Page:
Just as everything opens up, we feel the walls of our cage. We want to knock down those walls – while we are kicking down so many others – only to learn that we are the walls. The billions of us – Homo Nexus – have come together in an unexpected form. Like infants struggling against our limits, we have a lot to learn about the bounds of the possible.
In this moment, at the center of the billion seconds of transition between Homo Sapiens and Homo Nexus, we discover that we can do, that doing follows from connecting, sharing and learning. We now realize this is ubiquitously the case, reaching every connected human, everywhere. Not only are we all in this together, what we are, together, is something utterly different. We do not know what we can do. We do not know the limits of the possible, or even if there are limits.
Fasten your seatbelts and prepare for a rapid descent into the Bellum omnia contra omnes, Thomas Hobbes’ “war of all against all.” A hyperconnected polity – whether composed of a hundred individuals or a hundred thousand – has resources at its disposal which exponentially amplify its capabilities. Hyperconnectivity begets hypermimesis begets hyperempowerment. After the arms race comes the war.
Naturally, governments will seek to control and mediate these emerging conflicts. This will only result in the guns being trained upon them. The power redistributions of the 21st century have dealt representative democracies out. Representative democracies are a poor fit to the challenges ahead, and ‘rebooting’ them is not enough. The future looks nothing like democracy, because democracy, which sought to empower the individual, is being obsolesced by a social order which hyperempowers him.
Anthropologist Margaret Mead famously pronounced that we should “Never underestimate the ability of a small group of committed individuals to change the world.” Mead spoke truthfully, and prophetically. We are all committed, we are all passionate. We merely lacked the lever to effectively translate the force of our commitment and passion into power. That lever has arrived, in my hand and yours.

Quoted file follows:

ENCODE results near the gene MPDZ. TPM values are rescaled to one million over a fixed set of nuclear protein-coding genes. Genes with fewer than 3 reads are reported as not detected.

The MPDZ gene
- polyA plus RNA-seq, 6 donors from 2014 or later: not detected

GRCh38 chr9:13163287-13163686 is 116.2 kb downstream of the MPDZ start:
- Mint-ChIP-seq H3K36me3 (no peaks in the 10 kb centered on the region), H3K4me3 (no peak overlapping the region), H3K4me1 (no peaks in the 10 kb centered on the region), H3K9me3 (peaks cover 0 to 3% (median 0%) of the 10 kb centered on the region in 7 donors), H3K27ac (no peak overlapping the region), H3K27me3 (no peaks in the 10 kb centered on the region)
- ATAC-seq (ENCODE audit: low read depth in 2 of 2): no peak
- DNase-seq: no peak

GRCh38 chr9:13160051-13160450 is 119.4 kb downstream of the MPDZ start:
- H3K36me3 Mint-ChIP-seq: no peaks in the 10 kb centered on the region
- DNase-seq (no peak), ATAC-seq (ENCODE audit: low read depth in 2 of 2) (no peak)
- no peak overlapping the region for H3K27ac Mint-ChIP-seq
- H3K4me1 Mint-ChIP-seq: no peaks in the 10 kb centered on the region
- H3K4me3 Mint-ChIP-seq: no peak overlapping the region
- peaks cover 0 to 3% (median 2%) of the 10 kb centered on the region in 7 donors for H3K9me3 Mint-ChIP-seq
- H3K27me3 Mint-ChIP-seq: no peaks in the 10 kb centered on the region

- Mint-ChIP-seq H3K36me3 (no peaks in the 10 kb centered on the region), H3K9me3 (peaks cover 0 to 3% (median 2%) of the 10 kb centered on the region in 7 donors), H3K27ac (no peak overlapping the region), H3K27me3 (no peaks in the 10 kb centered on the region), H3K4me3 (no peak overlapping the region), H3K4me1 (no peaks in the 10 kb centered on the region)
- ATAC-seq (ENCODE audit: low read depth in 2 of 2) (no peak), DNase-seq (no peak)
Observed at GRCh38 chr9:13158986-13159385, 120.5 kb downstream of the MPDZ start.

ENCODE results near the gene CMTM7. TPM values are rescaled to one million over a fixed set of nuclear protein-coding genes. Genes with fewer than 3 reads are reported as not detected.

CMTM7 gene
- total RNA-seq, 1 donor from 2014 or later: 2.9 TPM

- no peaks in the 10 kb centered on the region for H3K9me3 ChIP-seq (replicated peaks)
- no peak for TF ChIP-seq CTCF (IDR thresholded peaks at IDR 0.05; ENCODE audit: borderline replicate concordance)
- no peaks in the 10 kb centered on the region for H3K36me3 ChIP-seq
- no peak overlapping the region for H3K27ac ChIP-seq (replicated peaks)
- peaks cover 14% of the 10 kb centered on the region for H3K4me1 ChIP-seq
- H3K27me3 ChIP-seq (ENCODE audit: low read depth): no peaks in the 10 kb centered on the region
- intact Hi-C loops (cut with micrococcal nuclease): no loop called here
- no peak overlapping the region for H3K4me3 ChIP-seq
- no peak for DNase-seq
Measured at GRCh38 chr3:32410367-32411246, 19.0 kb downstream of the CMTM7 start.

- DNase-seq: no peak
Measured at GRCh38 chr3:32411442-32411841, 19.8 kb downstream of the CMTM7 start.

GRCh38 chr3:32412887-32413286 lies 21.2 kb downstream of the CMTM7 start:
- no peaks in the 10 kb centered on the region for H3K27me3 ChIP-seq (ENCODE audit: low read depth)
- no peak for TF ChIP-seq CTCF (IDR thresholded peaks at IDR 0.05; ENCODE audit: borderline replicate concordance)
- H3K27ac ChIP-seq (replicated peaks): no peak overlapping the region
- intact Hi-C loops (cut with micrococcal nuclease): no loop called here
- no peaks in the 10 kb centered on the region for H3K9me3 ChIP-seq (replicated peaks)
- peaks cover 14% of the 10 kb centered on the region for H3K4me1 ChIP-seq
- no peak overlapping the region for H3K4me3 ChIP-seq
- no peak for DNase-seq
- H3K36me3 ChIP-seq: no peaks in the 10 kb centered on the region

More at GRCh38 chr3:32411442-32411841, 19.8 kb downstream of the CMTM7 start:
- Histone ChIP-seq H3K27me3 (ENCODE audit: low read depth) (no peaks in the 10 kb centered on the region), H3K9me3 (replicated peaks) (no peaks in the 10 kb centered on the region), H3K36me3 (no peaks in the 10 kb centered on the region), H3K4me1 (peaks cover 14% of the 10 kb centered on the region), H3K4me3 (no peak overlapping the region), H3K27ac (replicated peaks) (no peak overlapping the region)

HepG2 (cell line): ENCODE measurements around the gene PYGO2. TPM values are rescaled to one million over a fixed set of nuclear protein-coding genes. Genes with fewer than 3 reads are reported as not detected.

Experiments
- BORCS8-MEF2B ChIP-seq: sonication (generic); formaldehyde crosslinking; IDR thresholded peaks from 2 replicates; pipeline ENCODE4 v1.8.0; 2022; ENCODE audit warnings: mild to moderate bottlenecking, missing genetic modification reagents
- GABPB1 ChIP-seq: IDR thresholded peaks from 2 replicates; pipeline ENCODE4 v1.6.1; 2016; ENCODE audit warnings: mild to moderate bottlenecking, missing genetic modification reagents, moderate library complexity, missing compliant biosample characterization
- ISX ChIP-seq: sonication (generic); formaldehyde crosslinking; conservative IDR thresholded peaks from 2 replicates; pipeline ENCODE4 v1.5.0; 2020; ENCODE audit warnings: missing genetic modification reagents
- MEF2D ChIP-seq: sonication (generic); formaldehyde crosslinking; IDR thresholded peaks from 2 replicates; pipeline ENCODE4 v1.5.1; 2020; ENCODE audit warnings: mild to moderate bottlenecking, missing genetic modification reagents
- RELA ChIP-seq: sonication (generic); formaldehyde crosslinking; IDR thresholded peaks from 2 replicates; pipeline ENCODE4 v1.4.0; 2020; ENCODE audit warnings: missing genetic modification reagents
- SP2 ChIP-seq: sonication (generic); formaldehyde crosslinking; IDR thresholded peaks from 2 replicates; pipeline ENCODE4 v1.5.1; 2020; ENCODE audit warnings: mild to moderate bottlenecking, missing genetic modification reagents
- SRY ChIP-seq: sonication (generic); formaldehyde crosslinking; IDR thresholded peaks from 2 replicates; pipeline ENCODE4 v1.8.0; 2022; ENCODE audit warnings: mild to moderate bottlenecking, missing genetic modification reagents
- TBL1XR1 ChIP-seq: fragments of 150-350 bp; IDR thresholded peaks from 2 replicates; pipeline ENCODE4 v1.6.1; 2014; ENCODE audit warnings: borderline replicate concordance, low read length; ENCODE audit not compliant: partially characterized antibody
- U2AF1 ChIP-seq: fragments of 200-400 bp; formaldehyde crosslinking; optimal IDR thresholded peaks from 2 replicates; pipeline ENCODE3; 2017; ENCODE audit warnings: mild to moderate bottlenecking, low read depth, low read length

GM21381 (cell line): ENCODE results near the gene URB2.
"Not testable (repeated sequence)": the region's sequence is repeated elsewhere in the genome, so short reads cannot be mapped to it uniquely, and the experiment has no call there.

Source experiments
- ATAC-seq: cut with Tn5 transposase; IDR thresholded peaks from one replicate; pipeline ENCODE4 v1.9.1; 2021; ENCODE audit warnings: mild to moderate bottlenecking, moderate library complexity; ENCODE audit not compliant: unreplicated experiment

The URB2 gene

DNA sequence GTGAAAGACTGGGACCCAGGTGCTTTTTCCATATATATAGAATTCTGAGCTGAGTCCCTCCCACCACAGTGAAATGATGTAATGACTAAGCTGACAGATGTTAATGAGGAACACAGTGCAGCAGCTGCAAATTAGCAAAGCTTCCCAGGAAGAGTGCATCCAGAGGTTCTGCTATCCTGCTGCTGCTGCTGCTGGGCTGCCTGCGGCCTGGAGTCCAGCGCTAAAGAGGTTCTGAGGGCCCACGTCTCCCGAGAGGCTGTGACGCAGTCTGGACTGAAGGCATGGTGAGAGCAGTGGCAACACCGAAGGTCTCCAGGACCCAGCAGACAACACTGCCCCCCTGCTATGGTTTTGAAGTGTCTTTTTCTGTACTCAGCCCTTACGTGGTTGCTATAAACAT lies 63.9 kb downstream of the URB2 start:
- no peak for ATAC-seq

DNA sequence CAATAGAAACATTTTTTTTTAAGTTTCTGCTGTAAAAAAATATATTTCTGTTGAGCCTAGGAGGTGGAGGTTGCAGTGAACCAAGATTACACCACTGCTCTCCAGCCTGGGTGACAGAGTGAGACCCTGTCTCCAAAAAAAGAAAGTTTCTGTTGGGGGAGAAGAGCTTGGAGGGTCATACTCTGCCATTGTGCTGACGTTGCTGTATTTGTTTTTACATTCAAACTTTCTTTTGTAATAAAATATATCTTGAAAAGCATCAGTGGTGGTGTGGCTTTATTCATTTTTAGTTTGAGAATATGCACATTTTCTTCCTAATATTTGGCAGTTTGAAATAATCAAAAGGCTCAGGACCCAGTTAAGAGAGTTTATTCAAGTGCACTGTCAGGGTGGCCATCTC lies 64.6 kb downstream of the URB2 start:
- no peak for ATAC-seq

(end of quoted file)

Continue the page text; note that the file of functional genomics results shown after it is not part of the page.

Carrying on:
And now, the world’s going to move – for all of us.
Just as we now see being verbal and being human as synonymous, hyperconnectivity is adding another layer of richness and depth to our experience. Where we can observe the sudden explosion of depth in the human record, eighty thousand years ago, so our children’s children’s children’s children will look upon this billion seconds as a second explosion, another sudden quickening, before which the ‘dumb’ and disconnected generations of humanity will seem incomprehensible and inhuman.
We are at a threshold. In fact, we are already more than half-way across it. We can look in either direction; behind us we can see the familiar shape of a species as we’ve known ourselves for eighty millennia; before us we see something quite different, a form not wholly realized, yet quite real. We still don’t have all of the language of hyperconnectivity. The chaos of the present moment is very much like the hollering of seven billion toddlers learning to stretch their voices across an entire planet. It’s growing quite loud, as everyone clamors to be heard. There’s a lot of sound, but not much sense.